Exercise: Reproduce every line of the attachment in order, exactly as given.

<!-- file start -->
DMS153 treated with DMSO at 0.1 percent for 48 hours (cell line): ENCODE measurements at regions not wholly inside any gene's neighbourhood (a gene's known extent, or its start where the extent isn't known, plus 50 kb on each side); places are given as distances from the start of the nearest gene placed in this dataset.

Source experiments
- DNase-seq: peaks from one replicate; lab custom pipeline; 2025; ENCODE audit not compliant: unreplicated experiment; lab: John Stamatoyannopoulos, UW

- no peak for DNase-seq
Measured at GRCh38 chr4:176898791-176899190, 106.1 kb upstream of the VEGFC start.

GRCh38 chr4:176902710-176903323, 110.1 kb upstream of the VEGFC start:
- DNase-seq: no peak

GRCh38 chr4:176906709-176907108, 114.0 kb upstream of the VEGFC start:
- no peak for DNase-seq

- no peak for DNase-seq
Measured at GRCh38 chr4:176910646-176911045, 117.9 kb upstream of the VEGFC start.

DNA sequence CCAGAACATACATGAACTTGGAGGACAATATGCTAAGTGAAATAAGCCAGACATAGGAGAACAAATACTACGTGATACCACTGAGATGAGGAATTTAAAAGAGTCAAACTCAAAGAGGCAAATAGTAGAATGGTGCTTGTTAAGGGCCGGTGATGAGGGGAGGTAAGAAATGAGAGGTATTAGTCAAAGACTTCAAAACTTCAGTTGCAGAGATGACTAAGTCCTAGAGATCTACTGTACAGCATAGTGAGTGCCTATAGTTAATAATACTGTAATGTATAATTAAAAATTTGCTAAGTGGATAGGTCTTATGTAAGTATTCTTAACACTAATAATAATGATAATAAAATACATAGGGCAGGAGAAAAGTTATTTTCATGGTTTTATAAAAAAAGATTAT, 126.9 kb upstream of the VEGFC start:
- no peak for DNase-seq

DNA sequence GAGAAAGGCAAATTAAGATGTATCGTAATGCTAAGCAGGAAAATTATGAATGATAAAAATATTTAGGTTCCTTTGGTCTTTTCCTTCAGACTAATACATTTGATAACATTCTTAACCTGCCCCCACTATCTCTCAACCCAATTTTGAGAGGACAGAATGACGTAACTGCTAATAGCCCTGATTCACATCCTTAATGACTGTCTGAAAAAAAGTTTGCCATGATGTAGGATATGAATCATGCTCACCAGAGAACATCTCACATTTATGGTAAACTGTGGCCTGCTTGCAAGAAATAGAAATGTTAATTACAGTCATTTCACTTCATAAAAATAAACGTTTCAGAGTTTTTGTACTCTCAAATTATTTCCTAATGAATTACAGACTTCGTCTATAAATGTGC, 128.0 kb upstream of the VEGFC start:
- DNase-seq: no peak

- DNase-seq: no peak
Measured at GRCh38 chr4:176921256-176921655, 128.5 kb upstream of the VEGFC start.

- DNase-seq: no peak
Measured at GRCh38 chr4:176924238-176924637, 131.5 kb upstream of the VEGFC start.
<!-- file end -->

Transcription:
DMS153 treated with DMSO at 0.1 percent for 48 hours (cell line): ENCODE measurements at regions not wholly inside any gene's neighbourhood (a gene's known extent, or its start where the extent isn't known, plus 50 kb on each side); places are given as distances from the start of the nearest gene placed in this dataset.

Source experiments
- DNase-seq: peaks from one replicate; lab custom pipeline; 2025; ENCODE audit not compliant: unreplicated experiment; lab: John Stamatoyannopoulos, UW

- no peak for DNase-seq
Measured at GRCh38 chr4:176898791-176899190, 106.1 kb upstream of the VEGFC start.

GRCh38 chr4:176902710-176903323, 110.1 kb upstream of the VEGFC start:
- DNase-seq: no peak

GRCh38 chr4:176906709-176907108, 114.0 kb upstream of the VEGFC start:
- no peak for DNase-seq

- no peak for DNase-seq
Measured at GRCh38 chr4:176910646-176911045, 117.9 kb upstream of the VEGFC start.

DNA sequence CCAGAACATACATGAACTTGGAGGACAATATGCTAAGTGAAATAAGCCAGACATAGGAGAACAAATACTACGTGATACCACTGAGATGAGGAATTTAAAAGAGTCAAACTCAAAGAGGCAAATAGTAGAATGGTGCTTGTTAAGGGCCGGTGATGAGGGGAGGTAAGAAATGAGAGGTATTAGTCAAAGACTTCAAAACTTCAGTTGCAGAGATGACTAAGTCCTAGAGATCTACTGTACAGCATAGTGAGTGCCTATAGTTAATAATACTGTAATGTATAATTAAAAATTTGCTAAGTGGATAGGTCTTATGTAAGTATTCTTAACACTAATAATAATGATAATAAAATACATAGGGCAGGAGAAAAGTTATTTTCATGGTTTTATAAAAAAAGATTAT, 126.9 kb upstream of the VEGFC start:
- no peak for DNase-seq

DNA sequence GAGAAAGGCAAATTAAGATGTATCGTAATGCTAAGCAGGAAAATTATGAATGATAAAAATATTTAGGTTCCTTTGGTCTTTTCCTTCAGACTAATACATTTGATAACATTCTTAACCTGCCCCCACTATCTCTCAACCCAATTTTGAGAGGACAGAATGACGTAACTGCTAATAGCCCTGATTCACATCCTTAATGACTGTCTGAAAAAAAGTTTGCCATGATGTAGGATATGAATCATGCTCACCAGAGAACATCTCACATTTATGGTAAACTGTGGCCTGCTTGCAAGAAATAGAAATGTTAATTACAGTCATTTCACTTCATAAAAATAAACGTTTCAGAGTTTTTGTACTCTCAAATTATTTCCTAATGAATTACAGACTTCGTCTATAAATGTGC, 128.0 kb upstream of the VEGFC start:
- DNase-seq: no peak

- DNase-seq: no peak
Measured at GRCh38 chr4:176921256-176921655, 128.5 kb upstream of the VEGFC start.

- DNase-seq: no peak
Measured at GRCh38 chr4:176924238-176924637, 131.5 kb upstream of the VEGFC start.